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When are we going to see the price curves in Zillow flatten out? Any historical data that can help us forecast when we can expect to reach the bottom?What are the major factors that continue to push prices down and why does it take so long to reach the bottom? Any comparison with other markets also would be great.
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You can all the consumer confidence to spend but still need Job market/Financial means to keep the money circulating.
Real estate is very local. I pulled the info from Northwest Multiple Listing Service and here are the numbers (for Downtown Seattle, Central/East Seattle, Queen Anne, Magnolia, Northeast, Northwest Seattle, Bellevue/West Of, Kirkland and Mercer Island combined).Condos and homes combined:In 2006 average sale price $730,367; median sale price $597,727In 2007 average sale price $676,267; median sale price $559,669In 2008 average sale price $656,223; median sale price $522,453In 2009 average sale price $658,965; median sale price $534,943In 2010 averag sale price $665,131; median sale price $529,465Home sale prices (average and median)2006 $1,008,861; $815,5742007 $962,022; $774,9752008 $907,621; $709,1362009 $880,910; $707,7422010 $905,323; $716,373In most Seattle neighborhoods prices started moving up in 2010. Even though I don't have a crystal ball I can tell that real estate market in Seattle has bottomed out.A few parts of the country has been hit harder than the others. Short sales and foreclosures had a huge affect on prices and value along with other economical factors.I hope this answers at least a couple of your questions.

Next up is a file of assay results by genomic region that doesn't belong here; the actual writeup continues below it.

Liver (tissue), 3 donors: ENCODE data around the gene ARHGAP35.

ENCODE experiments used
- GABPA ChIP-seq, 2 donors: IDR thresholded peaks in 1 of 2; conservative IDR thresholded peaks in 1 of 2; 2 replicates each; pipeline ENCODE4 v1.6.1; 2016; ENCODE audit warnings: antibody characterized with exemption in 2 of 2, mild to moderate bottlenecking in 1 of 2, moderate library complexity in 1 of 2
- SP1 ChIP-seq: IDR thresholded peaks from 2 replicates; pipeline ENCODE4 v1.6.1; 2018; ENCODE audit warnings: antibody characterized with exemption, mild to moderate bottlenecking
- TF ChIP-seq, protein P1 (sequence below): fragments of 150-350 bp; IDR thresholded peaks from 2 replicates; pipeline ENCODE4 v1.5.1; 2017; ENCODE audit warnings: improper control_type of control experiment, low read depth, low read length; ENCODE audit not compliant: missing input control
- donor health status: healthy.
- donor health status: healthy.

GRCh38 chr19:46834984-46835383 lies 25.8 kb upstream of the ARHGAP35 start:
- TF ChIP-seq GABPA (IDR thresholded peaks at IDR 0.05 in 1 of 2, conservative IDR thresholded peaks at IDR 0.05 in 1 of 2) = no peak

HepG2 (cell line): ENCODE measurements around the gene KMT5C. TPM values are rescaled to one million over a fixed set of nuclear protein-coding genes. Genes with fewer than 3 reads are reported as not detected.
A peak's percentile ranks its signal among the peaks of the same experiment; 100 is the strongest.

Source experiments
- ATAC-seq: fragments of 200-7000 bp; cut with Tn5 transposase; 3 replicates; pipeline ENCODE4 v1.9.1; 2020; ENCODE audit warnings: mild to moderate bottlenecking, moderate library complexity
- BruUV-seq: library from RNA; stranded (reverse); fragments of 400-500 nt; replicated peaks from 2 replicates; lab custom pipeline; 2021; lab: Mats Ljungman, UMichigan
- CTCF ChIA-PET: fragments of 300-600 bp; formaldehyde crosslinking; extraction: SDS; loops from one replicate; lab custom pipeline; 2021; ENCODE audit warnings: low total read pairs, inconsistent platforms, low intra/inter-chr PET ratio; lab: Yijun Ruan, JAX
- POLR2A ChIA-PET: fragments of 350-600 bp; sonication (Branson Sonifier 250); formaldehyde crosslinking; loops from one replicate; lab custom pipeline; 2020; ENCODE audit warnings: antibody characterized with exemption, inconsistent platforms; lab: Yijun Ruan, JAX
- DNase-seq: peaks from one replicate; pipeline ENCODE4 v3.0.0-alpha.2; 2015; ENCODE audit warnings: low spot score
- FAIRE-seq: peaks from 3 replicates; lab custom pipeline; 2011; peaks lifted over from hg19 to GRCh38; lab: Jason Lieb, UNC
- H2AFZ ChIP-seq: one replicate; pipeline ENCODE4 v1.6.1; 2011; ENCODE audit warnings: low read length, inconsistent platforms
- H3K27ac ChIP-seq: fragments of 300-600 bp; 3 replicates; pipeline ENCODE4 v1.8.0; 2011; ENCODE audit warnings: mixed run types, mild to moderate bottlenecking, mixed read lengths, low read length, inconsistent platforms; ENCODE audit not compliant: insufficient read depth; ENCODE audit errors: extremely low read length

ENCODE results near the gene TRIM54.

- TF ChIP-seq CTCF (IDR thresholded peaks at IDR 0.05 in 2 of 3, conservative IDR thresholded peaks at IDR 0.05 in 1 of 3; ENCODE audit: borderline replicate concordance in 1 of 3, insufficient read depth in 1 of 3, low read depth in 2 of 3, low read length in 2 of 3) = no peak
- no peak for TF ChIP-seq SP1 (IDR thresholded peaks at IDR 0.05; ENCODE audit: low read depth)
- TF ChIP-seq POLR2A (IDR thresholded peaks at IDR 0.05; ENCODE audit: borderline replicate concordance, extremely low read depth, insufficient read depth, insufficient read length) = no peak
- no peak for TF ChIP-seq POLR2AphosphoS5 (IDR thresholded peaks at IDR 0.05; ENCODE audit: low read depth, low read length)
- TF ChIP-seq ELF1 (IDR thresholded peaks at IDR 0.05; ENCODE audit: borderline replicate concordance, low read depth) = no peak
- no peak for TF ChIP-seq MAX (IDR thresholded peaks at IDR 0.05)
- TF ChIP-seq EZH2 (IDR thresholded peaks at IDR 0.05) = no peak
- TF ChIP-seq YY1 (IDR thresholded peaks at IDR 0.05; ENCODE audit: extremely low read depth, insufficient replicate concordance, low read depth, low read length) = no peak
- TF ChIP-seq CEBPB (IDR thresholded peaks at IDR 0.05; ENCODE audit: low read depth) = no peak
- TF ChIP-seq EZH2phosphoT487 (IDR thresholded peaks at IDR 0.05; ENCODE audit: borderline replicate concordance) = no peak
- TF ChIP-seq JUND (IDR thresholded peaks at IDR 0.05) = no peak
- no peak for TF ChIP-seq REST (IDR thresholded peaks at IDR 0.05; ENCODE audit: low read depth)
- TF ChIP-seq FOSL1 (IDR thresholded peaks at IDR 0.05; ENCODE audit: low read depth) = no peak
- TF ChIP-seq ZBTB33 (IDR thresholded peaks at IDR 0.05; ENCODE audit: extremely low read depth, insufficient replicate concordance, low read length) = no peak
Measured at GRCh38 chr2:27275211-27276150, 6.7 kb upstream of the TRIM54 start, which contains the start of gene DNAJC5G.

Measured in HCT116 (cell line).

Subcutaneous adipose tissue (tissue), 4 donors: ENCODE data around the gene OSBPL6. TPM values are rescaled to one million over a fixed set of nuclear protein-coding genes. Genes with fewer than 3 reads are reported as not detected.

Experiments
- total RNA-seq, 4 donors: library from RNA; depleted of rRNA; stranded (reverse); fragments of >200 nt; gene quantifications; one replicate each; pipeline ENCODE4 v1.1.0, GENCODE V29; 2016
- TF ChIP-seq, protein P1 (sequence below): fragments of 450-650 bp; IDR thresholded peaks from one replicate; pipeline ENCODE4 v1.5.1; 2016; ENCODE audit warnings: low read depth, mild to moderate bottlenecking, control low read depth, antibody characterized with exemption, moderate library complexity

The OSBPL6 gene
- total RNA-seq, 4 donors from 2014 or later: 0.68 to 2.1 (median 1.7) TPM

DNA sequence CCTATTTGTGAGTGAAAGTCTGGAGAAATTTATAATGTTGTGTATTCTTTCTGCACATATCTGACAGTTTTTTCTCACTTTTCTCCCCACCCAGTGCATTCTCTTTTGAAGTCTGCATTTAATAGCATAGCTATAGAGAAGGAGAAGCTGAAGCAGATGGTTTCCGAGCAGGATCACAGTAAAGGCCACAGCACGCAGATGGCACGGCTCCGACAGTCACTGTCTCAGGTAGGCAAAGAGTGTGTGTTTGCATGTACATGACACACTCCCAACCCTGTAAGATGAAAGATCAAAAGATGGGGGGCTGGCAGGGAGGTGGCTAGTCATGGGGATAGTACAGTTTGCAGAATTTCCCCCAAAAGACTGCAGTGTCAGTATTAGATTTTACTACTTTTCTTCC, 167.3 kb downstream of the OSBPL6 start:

Dear pepe65;Our state market in general and Seattle's market in particular follow closely behind California's markets, according to a regional bank president I just conferred with at a conference. California's 3 major city's markets (San Fran, LA, and San Diego) have leveled off as far as a rate of decline, and historically we follow 10-12 months behind them.Hopefully he's right!Good Luck!
Ultimately supply vs demand of homes must stabilize. Foreclosures and high unemployment are the main issues holding us back nationally. Once this stabilizes, we will eventually see the supply of homes dwindle based on today's limited new construction (basically, new construction has dropped while foreclosures have risen dramatically).Looking to the future, great rates will help stimulate activity especially if jobs return while they are still low. Rates are expected to remain low in the near future (2011 and possibly beyond). There also seems to be a slight overcorrection on credit criteria, DTI and down payments. Perhaps, this will loosen up just a bit later and be a good catalyst in the future. Also pay attention to jobs leaving or coming to your area. This would help stabilize things quickly if the ratio of jobs added is decent/high vs the population. Jobs leaving your area would be bad for stability/growth.
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